In my opinion there hasn't been a game, any game, which meets the standards set by Jagged Alliance 2. And as I like to remind people that developer went under shortly after publishing it.

I'm also convinced AoD could sell many more copies, provided you could get it in front of more eyes, which is almost impossible to do.

One thing people tend to overlook about Kickstarter is that participation is a month-long marketing blitz. The game is exposed in a different market, and potentially gets a ton of free exposure from game sites, *especially* if you're an established studio with two games under your belt. Instead of writing a game review or interview, all they have to do is copy/paste from the description and link to the video. This exposure applies even if you don't get funded!
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TorQueMoD
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« Reply #13 on: July 11, 2016, 01:45:42 pm »

A very well written article overall but I think you've missed one very important step... Start Small.
I realize it might be counter intuitive for you to say this considering the size and scope of your own project but to be completely honest, if you've never made a game before you shouldn't be trying to make a fully fledged RPG in the first place as you and your team can probably attest to with your 11 year development cycle. Sure you finished the game and yes, it was successful but in hindsight don't you think a good idea would have been to narrow your scope?
The smarter way to approach an RPG would be the reverse of what you're going to do. Make the simpler action tactical RPG first in a few years and THEN expand it into a proper RPG (though again I say don't even attempt and RPG as your first or even 4th game in the first place). You can't be profitable as an indie even spending 2 years in development (not counting early access).

The best way to get your start in games is to start with something ridiculously simply and then with each new game expand from there. Sure it might not rocket you to epic indie status on your first game, but your first game regardless of quality isn't likely to sell well anyway (again as pointed out by yourself) due to the fact that no one knows who you are. So the best approach is to make something more simple with maybe a unique twist on classic gameplay rather than reinventing the wheel for your first project and then expand little by little for each successive project until you get your legs and have a decent fan base built up. Then you can work on the completely unique and amazing game as maybe your 4th or 5th project. Otherwise you risk not ever finishing a project at all. If you can't release either a playable demo or a beta or early access within 6 months, then your project is too ambitious for a first indie project. And when theorizing how long it will take to create your game, always double the amount of time you think it will take to get even remotely close to the real number.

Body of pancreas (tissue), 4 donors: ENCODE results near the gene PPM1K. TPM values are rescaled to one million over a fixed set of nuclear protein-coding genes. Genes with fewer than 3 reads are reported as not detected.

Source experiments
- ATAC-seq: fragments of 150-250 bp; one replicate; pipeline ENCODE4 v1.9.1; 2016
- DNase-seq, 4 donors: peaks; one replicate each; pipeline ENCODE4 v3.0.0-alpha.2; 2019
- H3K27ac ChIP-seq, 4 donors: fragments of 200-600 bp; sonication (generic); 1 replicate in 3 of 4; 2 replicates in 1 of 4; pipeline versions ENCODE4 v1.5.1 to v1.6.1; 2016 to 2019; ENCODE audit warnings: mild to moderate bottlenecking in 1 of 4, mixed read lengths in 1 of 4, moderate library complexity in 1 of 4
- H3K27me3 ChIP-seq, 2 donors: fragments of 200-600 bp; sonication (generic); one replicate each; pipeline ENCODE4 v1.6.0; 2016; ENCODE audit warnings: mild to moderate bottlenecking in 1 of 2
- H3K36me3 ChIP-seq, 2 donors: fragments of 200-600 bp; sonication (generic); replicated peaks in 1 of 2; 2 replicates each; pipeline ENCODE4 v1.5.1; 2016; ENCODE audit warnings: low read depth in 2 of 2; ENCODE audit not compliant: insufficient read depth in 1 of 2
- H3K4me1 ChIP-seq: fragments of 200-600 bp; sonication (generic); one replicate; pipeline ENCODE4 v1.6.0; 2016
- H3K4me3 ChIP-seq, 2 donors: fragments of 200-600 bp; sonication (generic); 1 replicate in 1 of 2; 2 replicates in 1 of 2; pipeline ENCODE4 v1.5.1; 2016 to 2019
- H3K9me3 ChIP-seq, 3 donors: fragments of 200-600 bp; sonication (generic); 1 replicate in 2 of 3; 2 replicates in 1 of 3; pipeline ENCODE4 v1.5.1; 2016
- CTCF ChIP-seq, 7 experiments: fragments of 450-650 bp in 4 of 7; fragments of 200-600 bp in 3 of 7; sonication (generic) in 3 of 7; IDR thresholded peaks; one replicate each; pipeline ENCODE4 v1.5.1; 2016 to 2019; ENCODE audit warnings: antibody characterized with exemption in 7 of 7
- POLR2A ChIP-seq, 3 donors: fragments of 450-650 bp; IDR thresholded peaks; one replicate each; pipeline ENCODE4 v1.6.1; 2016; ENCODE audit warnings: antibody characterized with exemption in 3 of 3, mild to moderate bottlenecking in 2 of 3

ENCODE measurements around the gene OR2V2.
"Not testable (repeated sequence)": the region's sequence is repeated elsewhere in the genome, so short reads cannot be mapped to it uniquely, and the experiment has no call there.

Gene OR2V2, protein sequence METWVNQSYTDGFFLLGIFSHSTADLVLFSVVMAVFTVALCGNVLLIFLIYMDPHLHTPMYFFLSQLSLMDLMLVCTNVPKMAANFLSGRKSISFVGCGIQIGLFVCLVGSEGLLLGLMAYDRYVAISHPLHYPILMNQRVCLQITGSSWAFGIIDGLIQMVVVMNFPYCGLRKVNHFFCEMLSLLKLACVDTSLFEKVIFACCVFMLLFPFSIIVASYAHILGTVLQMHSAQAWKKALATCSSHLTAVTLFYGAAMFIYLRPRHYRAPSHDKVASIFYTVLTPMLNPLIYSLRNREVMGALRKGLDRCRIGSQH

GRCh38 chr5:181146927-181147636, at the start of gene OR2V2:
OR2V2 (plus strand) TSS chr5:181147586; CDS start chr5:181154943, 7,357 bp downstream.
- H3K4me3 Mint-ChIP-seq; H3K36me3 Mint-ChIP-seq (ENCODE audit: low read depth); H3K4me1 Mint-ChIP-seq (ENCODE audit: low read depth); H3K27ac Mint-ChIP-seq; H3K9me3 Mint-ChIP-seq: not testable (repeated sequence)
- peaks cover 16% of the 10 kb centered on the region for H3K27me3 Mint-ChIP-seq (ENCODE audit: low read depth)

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TorQueMoD
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« Reply #14 on: July 11, 2016, 01:55:39 pm »

...characteristics of western developers. They are deathly afraid of recyling and build up on it. Everything must be new unique and whatnot...

Not to sound rude, but what amazing western games are YOU playing? I'd love to get my hands on those. Every AAA game I see made by western devs is the same old garbage recycled over and over without hardly any real imagination added in. In fact the annual game franchise is seriously getting out of control. Assassin's Creed, (Shock and amazement, Ubisoft is taking 1 year off!) Destiny, Battlefield, Call of Duty, Battlefront(now), Need for Speed, Grand Theft Auto (not yearly thank god but still) Watch Dogs(new), Mirror's Edge(failed). Not to mention that most indies even try to ride the wake of whatever game type is the new craze... Minecraft (building in a persistent world) and Day Z (survival "emergent" game vs zombies) are two of the most cloned games in existence. And now two new hot features to include are Dinosaurs and Space - hey, why not make a game about Space Dinosaurs! Even scarier is that it looks like after a decade long break, we're going to be heading back to war games for another 10 years!

Western development is all about the trends and trying to be one of the first 5 games to feature the new hotness! Blech!